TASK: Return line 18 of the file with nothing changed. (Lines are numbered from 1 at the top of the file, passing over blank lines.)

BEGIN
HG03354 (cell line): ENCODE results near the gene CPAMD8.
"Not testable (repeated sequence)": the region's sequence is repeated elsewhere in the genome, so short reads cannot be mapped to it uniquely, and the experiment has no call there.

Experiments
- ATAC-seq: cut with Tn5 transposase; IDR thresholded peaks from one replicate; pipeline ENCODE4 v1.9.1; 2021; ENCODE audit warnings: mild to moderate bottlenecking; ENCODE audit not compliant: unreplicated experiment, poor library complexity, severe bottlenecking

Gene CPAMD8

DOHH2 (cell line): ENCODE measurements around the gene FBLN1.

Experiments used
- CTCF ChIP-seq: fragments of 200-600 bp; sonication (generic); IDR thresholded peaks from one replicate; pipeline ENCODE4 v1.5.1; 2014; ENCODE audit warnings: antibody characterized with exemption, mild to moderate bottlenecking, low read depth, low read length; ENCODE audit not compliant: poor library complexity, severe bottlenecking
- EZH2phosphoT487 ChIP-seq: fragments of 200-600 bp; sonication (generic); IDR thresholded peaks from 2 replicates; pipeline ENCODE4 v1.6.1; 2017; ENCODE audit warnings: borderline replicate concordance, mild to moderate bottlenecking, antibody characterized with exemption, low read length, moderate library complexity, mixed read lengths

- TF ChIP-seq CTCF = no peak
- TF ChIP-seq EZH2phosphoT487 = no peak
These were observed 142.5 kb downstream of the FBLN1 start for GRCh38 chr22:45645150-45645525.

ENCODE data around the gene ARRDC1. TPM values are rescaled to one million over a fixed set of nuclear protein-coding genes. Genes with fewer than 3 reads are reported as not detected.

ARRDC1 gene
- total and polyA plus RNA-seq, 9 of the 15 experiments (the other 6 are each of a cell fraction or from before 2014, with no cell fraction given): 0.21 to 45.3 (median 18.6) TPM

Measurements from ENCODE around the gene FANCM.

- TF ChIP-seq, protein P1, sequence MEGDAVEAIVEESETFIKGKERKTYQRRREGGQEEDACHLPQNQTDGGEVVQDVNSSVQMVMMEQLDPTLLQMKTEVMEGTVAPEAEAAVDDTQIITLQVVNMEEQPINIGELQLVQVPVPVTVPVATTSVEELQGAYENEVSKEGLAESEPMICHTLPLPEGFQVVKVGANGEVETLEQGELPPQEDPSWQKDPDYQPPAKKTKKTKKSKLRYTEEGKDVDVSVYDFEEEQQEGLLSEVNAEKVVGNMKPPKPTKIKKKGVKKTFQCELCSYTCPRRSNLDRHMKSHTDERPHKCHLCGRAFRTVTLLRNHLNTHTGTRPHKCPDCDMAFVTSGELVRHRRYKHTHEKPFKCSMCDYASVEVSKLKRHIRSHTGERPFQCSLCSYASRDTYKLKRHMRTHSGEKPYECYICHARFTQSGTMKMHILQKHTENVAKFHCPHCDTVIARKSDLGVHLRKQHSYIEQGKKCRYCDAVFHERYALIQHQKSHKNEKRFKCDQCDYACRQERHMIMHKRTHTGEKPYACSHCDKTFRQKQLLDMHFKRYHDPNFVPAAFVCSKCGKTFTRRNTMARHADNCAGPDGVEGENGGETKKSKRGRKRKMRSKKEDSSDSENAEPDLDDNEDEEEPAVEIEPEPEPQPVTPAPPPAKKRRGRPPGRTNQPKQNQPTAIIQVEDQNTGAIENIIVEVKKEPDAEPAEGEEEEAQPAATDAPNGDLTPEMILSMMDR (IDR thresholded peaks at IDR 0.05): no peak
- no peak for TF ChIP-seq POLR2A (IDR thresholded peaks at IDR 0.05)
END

- no peak for TF ChIP-seq POLR2A (IDR thresholded peaks at IDR 0.05)